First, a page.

Immunoglobulin Free Light Chains, Serum
NY State Approved Indicates the status of NY State approval and if the test is orderable for NY State clients.
Monitoring patients with monoclonal light chain diseases but no M-spike on protein electrophoresis
Profile Information A profile is a group of laboratory tests that are ordered and performed together under a single Mayo Test ID. Profile information lists the test performed, inclusive of the test fee, when a profile is ordered and includes reporting names and individual availability.
|Test ID||Reporting Name||Available Separately||Always Performed|
|KFLC||Kappa Free Light Chain, S||No||Yes|
|LFLC||Lambda Free Light Chain, S||No||Yes|
|KLR||Kappa/Lambda FLC Ratio||No||Yes|
Testing Algorithm Delineates situation(s) when tests are added to the initial order. This includes reflex and additional tests.
The following algorithms are available in Special Instructions:
-Laboratory Approach to the Diagnosis of Amyloidosis
-Laboratory Screening Tests for Suspected Multiple Myeloma
Special Instructions and Forms Describes specimen collection and preparation information, test algorithms, and other information pertinent to test. Also includes pertinent information and consent forms to be used when requesting a particular test
Reporting Name A shorter/abbreviated version of the Published Name for a test; an abbreviated test name
Immunoglobulin Free Light Chains, S
Free Light Chains
Kappa-Free Light Chain
Lambda-Free Light Chain
Serum Free Light Chains
Kappa-Free Light Chain
Lambda-Free Light Chain
Serum Free Light Chains
Specimen Type Describes the specimen type needed for testing
Specimen Required Defines the optimal specimen. This field describes the type of specimen required to perform the test and the preferred volume to complete testing. The volume allows automated processing, fastest throughput and, when indicated, repeat or reflex testing.
If urine is being submitted on the same patient for TLCU/87934 Immunoglobulin Total Light Chains, Urine; order that test under a different order.
Preferred: Red top
Acceptable: Serum gel
Specimen Volume: 1 mL
Forms: If not ordering electronically, submit a General Request Form (Supply T239) with the specimen.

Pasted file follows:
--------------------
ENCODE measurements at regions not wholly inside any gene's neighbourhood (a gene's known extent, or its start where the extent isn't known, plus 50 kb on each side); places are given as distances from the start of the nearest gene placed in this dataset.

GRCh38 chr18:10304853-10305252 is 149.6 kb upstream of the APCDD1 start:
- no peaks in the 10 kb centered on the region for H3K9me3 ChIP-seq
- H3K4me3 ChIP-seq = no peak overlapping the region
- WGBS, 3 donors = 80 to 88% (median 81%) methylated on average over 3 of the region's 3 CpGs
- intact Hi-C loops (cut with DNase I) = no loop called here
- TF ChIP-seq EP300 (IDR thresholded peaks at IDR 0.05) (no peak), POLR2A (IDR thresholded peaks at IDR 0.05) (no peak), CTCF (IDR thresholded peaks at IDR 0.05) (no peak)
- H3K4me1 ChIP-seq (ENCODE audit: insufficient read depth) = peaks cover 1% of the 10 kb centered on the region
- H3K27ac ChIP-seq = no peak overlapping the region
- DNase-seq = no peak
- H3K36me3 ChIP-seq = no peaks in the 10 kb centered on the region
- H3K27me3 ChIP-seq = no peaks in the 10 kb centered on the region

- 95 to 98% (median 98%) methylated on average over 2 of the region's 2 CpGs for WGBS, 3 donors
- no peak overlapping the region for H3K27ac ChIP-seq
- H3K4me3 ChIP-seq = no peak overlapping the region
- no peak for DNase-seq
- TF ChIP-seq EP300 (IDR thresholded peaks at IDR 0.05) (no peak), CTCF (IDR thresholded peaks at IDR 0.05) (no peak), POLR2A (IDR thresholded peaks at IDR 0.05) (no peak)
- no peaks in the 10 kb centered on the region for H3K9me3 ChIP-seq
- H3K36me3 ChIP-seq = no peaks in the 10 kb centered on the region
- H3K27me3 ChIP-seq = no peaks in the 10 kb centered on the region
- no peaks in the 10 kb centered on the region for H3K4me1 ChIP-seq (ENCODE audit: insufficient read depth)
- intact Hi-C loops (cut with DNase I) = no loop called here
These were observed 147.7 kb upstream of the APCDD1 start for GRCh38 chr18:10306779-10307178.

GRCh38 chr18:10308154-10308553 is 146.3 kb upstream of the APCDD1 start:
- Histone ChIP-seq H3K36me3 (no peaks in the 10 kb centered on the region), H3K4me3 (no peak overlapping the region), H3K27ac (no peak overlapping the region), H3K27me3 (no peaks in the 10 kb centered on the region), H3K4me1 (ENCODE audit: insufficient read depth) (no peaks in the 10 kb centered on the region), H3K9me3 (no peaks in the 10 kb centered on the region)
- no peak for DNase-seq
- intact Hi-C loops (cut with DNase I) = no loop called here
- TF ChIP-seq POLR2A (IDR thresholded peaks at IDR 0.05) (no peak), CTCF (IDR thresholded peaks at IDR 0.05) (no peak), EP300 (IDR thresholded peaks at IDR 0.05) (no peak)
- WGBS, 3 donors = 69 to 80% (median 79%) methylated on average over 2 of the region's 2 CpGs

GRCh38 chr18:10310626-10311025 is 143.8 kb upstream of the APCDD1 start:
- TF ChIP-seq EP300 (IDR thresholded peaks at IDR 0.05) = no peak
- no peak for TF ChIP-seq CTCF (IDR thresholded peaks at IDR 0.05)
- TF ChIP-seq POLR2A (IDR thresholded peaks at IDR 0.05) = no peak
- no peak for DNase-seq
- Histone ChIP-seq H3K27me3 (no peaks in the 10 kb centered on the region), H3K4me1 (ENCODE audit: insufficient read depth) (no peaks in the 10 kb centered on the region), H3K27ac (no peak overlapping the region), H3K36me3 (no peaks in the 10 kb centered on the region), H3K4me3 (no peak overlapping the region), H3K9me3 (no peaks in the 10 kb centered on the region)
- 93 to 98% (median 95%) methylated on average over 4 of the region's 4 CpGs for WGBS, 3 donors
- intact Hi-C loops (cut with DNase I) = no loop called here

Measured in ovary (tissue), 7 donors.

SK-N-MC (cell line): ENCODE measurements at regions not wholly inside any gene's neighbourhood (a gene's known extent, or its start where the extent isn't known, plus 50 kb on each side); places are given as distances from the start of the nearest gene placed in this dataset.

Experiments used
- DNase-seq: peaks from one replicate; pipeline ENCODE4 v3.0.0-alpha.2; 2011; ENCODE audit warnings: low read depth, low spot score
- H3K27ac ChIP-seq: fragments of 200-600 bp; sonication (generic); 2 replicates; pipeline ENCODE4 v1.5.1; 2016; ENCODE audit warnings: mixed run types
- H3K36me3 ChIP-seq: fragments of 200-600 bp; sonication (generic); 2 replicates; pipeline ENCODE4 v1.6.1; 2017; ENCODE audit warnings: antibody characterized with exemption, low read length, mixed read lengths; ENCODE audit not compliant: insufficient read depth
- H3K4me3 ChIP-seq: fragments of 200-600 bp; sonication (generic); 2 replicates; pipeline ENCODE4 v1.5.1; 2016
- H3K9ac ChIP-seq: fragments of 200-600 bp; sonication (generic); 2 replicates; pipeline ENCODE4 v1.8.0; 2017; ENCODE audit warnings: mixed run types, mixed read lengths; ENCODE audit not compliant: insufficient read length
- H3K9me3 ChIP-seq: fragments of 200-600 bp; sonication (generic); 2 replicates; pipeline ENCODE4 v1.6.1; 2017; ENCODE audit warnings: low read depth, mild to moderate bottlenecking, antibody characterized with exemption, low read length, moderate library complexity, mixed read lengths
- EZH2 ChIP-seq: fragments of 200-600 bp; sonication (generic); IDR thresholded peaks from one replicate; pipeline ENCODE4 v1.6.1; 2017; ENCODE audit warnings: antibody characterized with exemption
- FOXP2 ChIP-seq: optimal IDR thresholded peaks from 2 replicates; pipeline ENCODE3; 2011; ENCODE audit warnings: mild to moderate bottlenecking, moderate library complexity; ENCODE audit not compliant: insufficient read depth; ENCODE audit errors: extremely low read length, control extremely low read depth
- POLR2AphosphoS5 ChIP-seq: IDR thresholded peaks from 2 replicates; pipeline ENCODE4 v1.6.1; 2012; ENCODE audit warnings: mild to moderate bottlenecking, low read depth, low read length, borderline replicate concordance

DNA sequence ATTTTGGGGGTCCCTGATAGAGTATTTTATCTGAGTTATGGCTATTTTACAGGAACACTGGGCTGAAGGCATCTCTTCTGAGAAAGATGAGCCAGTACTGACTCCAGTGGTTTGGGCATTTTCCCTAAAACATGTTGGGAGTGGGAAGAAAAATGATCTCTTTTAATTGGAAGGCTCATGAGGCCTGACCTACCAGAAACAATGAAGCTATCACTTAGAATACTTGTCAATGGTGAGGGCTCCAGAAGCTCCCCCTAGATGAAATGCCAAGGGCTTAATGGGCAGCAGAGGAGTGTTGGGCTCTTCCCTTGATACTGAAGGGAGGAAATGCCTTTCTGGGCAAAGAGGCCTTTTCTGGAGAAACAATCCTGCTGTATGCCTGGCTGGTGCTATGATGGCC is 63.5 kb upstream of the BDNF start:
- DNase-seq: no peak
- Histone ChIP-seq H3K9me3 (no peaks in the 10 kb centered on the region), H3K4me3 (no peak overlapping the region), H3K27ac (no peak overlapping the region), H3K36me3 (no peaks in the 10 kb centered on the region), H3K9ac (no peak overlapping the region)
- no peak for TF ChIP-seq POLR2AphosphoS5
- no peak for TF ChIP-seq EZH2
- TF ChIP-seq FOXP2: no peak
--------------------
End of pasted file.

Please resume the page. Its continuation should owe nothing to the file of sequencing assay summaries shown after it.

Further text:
Specimen Minimum Volume Defines the amount of specimen required to perform an assay once, including instrument and container dead space. Submitting the minimum specimen volume makes it impossible to repeat the test or perform confirmatory or perform reflex testing. In some situations, a minimum specimen volume may result in a QNS (quantity not sufficient) result, requiring a second specimen to be collected.
Mild OK; Gross OK
Mild OK; Gross reject
Mild OK; Gross OK
Specimen Stability Information Provides a description of the temperatures required to transport a specimen to the laboratory. Alternate acceptable temperature(s) are also included.
|Serum||Refrigerated (preferred)||14 days|
Clinical Information Discusses physiology, pathophysiology, and general clinical aspects, as they relate to a laboratory test
The monoclonal gammopathies are characterized by a clonal expansion of plasma cells that secrete a monoclonal immunoglobulin (Ig). The monoclonal Ig secreted by these cells serves as a marker of the clonal proliferation, and the quantitation of monoclonal protein can be used to monitor the disease course.
The monoclonal gammopathies include multiple myeloma (MM), light chain multiple myeloma (LCMM), Waldenstrom’s macroglobulinemia (WM), nonsecretory myeloma (NSMM), smoldering multiple myeloma (SMM), monoclonal gammopathy of undetermined significance (MGUS), primary systemic amyloidosis (AL), and light chain deposition disease (LCDD).
Monoclonal proteins are typically detected by serum protein electrophoresis (SPEP) and immunofixation (IF). However, the monoclonal light chain diseases (LCMM, AL, LCDD) and NSMM often do not have serum monoclonal proteins in high enough concentration to be detected and quantitated by SPEP.
A sensitive nephelometric assay specific for kappa free light chain (FLC) that doesn’t recognize light chains bound to Ig heavy chains has recently been described. This automated, nephelometric assay is reported to be more sensitive than IF for detection of monoclonal FLC. In some patients with NSMM, AL, or LCDD the FLC assay provides a positive identification of a monoclonal serum light chain when the serum IF is negative. In addition, the quantitation of FLC has been correlated with disease activity in patients with NSMM and AL.
See Laboratory Approach to the Diagnosis of Amyloidosis and Laboratory Screening Tests for Suspected Multiple Myeloma in Special Instructions.
Reference Values Describes reference intervals and additional information for interpretation of test results. May include intervals based on age and sex when appropriate. Intervals are Mayo-derived, unless otherwise designated. If an interpretive report is provided, the reference value field will state this.